Water Pipe

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Water Pipe:


Water Pipe is a pipe for conveying water.

Some facts about Water Pipe:

 

  • Lead and clay pipes was used to transport water to homes and public buildings in ancient time.
  • However, the popularity of lead piping fell off after understanding of lead poisoning and then materials like cast iron, terra-cotta, copper and galvanized steel were used as water pipe.
  • The most common pipe materials used are copper, galvanized steel, polyvinyl chloride (PVC), chlorinated polyvinyl chloride (CPVC) and cross-linked polyethylene (PEX).

Copper Pipes:

 

  • Rigid Copper and Flexible Copperare two main types of copper pipes that can be used together for a whole plumbing system.
  • Rigid or hard copper can be cut into pieces and then soldered together to be used throughout a house or building for the water supply.
  • Flexible or soft copper can be used in short runs where space is tight and flexibility is needed, such as in corners or in a supply line to your faucet as these are malleable.
  • Copper piping comes in various sizes, labeled in millimeters by the diameter, from one outside edge to another. 15 mm and 22 mm are the most popular sizes. But you can also get 18 mm piping as well as sizes ranging from 22 to 108 mm.
  • Rigid copper piping can also be measured with its thickness. Type M, Type L and Type K are three grades of thickness available that you can choose from for use in plumbing.
  • The thinnest copper used in plumbing is Type M. Usually this type of pipe can be used for water piping, but more often it is used for drain, waste and vent (DWV) piping. It works well for hot as well as cold supply lines in the home.
  • Type L has medium thickness and can be used for transporting drinking water. It aslo works well for interior hot and cold supply lines.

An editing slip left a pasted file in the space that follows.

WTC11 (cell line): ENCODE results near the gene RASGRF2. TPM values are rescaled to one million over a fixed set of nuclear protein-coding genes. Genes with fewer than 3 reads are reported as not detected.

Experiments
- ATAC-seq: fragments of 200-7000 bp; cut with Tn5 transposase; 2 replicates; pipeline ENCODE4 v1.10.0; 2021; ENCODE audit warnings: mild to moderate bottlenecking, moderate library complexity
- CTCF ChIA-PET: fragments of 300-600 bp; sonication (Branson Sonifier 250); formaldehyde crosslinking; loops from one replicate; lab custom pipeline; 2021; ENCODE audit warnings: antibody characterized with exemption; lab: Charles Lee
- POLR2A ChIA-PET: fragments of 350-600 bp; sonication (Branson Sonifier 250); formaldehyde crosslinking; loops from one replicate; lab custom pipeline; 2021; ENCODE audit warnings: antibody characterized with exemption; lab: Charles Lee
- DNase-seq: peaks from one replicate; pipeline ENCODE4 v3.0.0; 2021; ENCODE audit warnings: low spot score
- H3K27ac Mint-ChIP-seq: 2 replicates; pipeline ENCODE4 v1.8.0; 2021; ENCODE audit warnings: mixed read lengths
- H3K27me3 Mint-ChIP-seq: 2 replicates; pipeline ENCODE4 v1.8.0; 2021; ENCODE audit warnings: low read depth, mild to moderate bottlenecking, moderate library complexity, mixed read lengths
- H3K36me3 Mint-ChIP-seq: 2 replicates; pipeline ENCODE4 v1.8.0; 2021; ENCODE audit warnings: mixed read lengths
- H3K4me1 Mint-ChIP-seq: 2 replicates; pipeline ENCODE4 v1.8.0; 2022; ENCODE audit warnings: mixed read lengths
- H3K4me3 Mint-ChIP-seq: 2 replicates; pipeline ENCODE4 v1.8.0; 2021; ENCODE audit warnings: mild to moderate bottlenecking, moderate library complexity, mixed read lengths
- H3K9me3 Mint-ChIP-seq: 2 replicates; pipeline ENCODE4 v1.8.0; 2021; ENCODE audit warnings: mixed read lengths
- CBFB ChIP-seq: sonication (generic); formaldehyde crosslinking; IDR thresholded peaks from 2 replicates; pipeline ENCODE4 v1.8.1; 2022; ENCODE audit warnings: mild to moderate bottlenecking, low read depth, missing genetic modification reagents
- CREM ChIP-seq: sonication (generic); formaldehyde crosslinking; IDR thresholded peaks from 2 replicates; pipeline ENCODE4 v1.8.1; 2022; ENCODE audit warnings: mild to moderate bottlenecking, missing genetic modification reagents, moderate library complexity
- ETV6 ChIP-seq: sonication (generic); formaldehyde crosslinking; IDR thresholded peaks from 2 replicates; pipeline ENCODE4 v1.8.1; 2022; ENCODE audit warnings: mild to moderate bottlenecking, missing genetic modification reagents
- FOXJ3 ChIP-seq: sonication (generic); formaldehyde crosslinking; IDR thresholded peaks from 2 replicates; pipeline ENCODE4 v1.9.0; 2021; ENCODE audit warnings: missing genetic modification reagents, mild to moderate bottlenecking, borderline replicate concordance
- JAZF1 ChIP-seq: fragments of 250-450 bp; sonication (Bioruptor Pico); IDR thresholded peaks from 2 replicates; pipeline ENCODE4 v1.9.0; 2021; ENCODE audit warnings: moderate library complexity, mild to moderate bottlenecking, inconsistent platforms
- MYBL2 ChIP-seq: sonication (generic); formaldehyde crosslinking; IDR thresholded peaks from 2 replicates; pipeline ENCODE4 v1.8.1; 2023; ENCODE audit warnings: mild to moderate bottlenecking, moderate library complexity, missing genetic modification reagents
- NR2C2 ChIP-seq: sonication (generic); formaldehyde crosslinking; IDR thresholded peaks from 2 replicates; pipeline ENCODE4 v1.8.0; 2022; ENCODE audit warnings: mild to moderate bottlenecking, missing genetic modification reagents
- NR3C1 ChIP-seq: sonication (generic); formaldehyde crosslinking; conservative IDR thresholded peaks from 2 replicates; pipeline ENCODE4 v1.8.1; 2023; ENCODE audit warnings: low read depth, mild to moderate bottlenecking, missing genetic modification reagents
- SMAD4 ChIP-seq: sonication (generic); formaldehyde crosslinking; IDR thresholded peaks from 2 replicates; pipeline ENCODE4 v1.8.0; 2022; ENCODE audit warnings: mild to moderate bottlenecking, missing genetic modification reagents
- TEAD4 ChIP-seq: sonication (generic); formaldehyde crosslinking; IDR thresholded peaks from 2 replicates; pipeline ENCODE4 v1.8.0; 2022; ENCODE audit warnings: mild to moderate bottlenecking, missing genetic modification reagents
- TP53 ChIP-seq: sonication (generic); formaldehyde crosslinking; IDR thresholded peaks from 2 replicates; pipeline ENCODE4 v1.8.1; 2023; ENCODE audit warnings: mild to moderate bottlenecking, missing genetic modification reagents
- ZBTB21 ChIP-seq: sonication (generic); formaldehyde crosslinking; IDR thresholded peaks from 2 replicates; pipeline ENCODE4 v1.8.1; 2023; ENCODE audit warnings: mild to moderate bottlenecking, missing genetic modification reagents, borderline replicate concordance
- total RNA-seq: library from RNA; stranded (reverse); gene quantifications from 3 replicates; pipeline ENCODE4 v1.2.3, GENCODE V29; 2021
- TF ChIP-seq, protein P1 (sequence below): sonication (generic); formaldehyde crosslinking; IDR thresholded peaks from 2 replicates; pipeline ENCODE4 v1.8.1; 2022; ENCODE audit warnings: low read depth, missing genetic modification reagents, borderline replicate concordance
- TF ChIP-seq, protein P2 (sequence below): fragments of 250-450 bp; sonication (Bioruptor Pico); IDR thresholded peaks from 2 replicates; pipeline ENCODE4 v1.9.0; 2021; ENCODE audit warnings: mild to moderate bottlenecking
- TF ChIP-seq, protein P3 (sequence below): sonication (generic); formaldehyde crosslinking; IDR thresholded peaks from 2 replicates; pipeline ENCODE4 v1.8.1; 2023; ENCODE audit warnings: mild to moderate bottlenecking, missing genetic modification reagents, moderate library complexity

• Type K has the thickest walls, making it ideal for harsh conditions. Type K is an ideal choice for underground service lines.
  • Water Pipe made of Copper can last at least 50 years as copper is proven to be a reliable material. These are not prone to leakage or corrosion as copper is a sturdy material.
  • It is safe to transport drinking water in copper water pipes as bacteria cannot thrive in copper pipes, and copper will not pollute water in any way.
  • The material can be recycled when copper pipes eventually need to be replaced.
  • It has extreme temperature tolerance as copper is able withstand extreme temperature changes, including hot and cold water.
  • Although copper pipes are durable and can be recycled, they are not used in many cases because of its high cost and not being environment friendly.

Galvanized Steel Pipes:

 

  • Galvanized pipes are coated in a layer of zinc to prevent rusting and these are the material of choice for residential plumbing.
  • They can be screwed in to each other as the ends of pipes are threaded.
  • Although Galvanized pipes are sometimes used to transport non-potable water, but these are not safe to transport potable water.
  • Galvanized steel pipes are cheaper than copper. These are strong and can manage to resist rust for a short period of time.
  • Galvanized steel pipes have short lifespan of about 20 to 50 years. Although the lifespan is not too short, but it losses its significance in comparison to the lifespans of many other piping materials.
  • Rust can build up inside over time in a Galvanized steel pipe, especially in pipes with a small diameter. The rust can break loose from the inside walls of the pipe and end up mixing with the water as it flows through resulting in discoloring the water.
  • Lead can leach into the water inside if pipes become corroded, making it unsafe to drink.
  • Water flow can be blocked because of formation of clogs overtime due to build-up of minerals inside of galvanized pipes.
  • They are also extremely heavy which makes them difficult to work with.
  • The galvanization on the outside is compromised when galvanized pipes are damaged, which makes the pipe vulnerable to corrosion in a short amount of time.